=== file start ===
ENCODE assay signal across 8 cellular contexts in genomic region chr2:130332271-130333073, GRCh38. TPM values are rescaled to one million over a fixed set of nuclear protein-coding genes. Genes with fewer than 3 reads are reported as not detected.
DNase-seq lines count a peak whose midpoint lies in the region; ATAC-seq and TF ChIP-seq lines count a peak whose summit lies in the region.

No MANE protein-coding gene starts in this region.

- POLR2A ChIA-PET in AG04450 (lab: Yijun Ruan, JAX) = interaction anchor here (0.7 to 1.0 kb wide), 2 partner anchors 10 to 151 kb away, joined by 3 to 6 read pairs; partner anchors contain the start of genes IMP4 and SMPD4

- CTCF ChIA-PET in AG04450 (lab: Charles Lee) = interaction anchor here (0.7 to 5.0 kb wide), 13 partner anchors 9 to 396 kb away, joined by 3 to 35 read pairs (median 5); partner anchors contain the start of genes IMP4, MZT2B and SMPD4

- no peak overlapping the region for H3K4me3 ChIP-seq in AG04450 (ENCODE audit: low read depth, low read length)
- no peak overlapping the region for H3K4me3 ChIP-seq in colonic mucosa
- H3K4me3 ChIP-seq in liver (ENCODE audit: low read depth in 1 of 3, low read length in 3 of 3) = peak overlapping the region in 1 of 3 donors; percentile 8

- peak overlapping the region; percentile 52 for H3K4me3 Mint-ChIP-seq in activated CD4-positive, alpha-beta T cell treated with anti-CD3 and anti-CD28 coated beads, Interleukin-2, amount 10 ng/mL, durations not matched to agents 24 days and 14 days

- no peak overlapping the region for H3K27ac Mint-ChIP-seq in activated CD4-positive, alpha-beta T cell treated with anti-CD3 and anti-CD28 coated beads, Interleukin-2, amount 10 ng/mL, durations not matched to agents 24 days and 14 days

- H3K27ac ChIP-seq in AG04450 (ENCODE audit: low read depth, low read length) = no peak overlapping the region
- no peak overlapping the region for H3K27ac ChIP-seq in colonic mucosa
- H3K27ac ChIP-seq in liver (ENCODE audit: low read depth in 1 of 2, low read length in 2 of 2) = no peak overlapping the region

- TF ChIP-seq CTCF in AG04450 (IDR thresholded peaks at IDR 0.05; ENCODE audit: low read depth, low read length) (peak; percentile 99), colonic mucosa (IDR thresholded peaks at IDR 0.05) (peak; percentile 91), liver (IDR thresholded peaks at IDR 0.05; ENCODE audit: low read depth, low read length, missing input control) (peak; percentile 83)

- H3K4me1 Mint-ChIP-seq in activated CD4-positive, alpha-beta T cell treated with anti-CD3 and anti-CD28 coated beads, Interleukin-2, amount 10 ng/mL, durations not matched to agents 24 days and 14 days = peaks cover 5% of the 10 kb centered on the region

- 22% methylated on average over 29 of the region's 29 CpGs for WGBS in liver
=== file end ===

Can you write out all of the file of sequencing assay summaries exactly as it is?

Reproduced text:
ENCODE assay signal across 8 cellular contexts in genomic region chr2:130332271-130333073, GRCh38. TPM values are rescaled to one million over a fixed set of nuclear protein-coding genes. Genes with fewer than 3 reads are reported as not detected.
DNase-seq lines count a peak whose midpoint lies in the region; ATAC-seq and TF ChIP-seq lines count a peak whose summit lies in the region.

No MANE protein-coding gene starts in this region.

- POLR2A ChIA-PET in AG04450 (lab: Yijun Ruan, JAX) = interaction anchor here (0.7 to 1.0 kb wide), 2 partner anchors 10 to 151 kb away, joined by 3 to 6 read pairs; partner anchors contain the start of genes IMP4 and SMPD4

- CTCF ChIA-PET in AG04450 (lab: Charles Lee) = interaction anchor here (0.7 to 5.0 kb wide), 13 partner anchors 9 to 396 kb away, joined by 3 to 35 read pairs (median 5); partner anchors contain the start of genes IMP4, MZT2B and SMPD4

- no peak overlapping the region for H3K4me3 ChIP-seq in AG04450 (ENCODE audit: low read depth, low read length)
- no peak overlapping the region for H3K4me3 ChIP-seq in colonic mucosa
- H3K4me3 ChIP-seq in liver (ENCODE audit: low read depth in 1 of 3, low read length in 3 of 3) = peak overlapping the region in 1 of 3 donors; percentile 8

- peak overlapping the region; percentile 52 for H3K4me3 Mint-ChIP-seq in activated CD4-positive, alpha-beta T cell treated with anti-CD3 and anti-CD28 coated beads, Interleukin-2, amount 10 ng/mL, durations not matched to agents 24 days and 14 days

- no peak overlapping the region for H3K27ac Mint-ChIP-seq in activated CD4-positive, alpha-beta T cell treated with anti-CD3 and anti-CD28 coated beads, Interleukin-2, amount 10 ng/mL, durations not matched to agents 24 days and 14 days

- H3K27ac ChIP-seq in AG04450 (ENCODE audit: low read depth, low read length) = no peak overlapping the region
- no peak overlapping the region for H3K27ac ChIP-seq in colonic mucosa
- H3K27ac ChIP-seq in liver (ENCODE audit: low read depth in 1 of 2, low read length in 2 of 2) = no peak overlapping the region

- TF ChIP-seq CTCF in AG04450 (IDR thresholded peaks at IDR 0.05; ENCODE audit: low read depth, low read length) (peak; percentile 99), colonic mucosa (IDR thresholded peaks at IDR 0.05) (peak; percentile 91), liver (IDR thresholded peaks at IDR 0.05; ENCODE audit: low read depth, low read length, missing input control) (peak; percentile 83)

- H3K4me1 Mint-ChIP-seq in activated CD4-positive, alpha-beta T cell treated with anti-CD3 and anti-CD28 coated beads, Interleukin-2, amount 10 ng/mL, durations not matched to agents 24 days and 14 days = peaks cover 5% of the 10 kb centered on the region

- 22% methylated on average over 29 of the region's 29 CpGs for WGBS in liver